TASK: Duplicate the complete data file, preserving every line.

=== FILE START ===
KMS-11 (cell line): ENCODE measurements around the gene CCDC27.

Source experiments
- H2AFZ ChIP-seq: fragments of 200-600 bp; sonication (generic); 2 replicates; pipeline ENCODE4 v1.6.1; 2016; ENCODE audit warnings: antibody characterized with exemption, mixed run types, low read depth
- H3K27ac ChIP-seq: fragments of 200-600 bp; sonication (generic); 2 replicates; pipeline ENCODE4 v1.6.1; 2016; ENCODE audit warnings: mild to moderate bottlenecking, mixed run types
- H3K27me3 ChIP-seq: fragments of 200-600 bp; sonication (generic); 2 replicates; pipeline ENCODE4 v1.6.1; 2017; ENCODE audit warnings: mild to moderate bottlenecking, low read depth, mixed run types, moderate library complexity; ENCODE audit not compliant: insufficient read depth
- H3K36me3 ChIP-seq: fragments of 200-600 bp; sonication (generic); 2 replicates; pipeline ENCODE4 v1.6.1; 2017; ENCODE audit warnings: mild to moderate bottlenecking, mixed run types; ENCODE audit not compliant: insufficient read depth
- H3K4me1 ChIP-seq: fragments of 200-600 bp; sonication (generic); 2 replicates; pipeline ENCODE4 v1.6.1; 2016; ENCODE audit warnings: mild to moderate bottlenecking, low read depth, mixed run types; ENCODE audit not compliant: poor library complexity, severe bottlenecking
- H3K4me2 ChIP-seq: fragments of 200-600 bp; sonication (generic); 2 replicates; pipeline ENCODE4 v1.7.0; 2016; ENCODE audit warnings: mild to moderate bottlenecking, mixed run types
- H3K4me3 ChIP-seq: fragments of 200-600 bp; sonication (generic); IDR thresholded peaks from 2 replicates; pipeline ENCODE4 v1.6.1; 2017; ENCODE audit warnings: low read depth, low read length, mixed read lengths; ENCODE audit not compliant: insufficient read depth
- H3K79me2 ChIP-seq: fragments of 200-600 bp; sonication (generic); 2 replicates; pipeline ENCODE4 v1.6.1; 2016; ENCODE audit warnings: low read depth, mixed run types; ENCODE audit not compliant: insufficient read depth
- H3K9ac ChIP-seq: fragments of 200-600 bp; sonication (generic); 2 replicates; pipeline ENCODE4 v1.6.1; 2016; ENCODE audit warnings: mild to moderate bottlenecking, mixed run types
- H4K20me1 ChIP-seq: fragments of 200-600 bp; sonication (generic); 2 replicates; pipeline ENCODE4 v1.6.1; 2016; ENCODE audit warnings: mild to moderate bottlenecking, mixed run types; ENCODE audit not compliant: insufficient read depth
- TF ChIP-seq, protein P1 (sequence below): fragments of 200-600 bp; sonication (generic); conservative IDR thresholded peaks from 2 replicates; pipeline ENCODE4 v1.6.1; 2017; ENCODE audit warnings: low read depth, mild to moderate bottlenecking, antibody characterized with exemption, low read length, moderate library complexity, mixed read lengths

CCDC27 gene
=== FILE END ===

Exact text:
KMS-11 (cell line): ENCODE measurements around the gene CCDC27.

Source experiments
- H2AFZ ChIP-seq: fragments of 200-600 bp; sonication (generic); 2 replicates; pipeline ENCODE4 v1.6.1; 2016; ENCODE audit warnings: antibody characterized with exemption, mixed run types, low read depth
- H3K27ac ChIP-seq: fragments of 200-600 bp; sonication (generic); 2 replicates; pipeline ENCODE4 v1.6.1; 2016; ENCODE audit warnings: mild to moderate bottlenecking, mixed run types
- H3K27me3 ChIP-seq: fragments of 200-600 bp; sonication (generic); 2 replicates; pipeline ENCODE4 v1.6.1; 2017; ENCODE audit warnings: mild to moderate bottlenecking, low read depth, mixed run types, moderate library complexity; ENCODE audit not compliant: insufficient read depth
- H3K36me3 ChIP-seq: fragments of 200-600 bp; sonication (generic); 2 replicates; pipeline ENCODE4 v1.6.1; 2017; ENCODE audit warnings: mild to moderate bottlenecking, mixed run types; ENCODE audit not compliant: insufficient read depth
- H3K4me1 ChIP-seq: fragments of 200-600 bp; sonication (generic); 2 replicates; pipeline ENCODE4 v1.6.1; 2016; ENCODE audit warnings: mild to moderate bottlenecking, low read depth, mixed run types; ENCODE audit not compliant: poor library complexity, severe bottlenecking
- H3K4me2 ChIP-seq: fragments of 200-600 bp; sonication (generic); 2 replicates; pipeline ENCODE4 v1.7.0; 2016; ENCODE audit warnings: mild to moderate bottlenecking, mixed run types
- H3K4me3 ChIP-seq: fragments of 200-600 bp; sonication (generic); IDR thresholded peaks from 2 replicates; pipeline ENCODE4 v1.6.1; 2017; ENCODE audit warnings: low read depth, low read length, mixed read lengths; ENCODE audit not compliant: insufficient read depth
- H3K79me2 ChIP-seq: fragments of 200-600 bp; sonication (generic); 2 replicates; pipeline ENCODE4 v1.6.1; 2016; ENCODE audit warnings: low read depth, mixed run types; ENCODE audit not compliant: insufficient read depth
- H3K9ac ChIP-seq: fragments of 200-600 bp; sonication (generic); 2 replicates; pipeline ENCODE4 v1.6.1; 2016; ENCODE audit warnings: mild to moderate bottlenecking, mixed run types
- H4K20me1 ChIP-seq: fragments of 200-600 bp; sonication (generic); 2 replicates; pipeline ENCODE4 v1.6.1; 2016; ENCODE audit warnings: mild to moderate bottlenecking, mixed run types; ENCODE audit not compliant: insufficient read depth
- TF ChIP-seq, protein P1 (sequence below): fragments of 200-600 bp; sonication (generic); conservative IDR thresholded peaks from 2 replicates; pipeline ENCODE4 v1.6.1; 2017; ENCODE audit warnings: low read depth, mild to moderate bottlenecking, antibody characterized with exemption, low read length, moderate library complexity, mixed read lengths

CCDC27 gene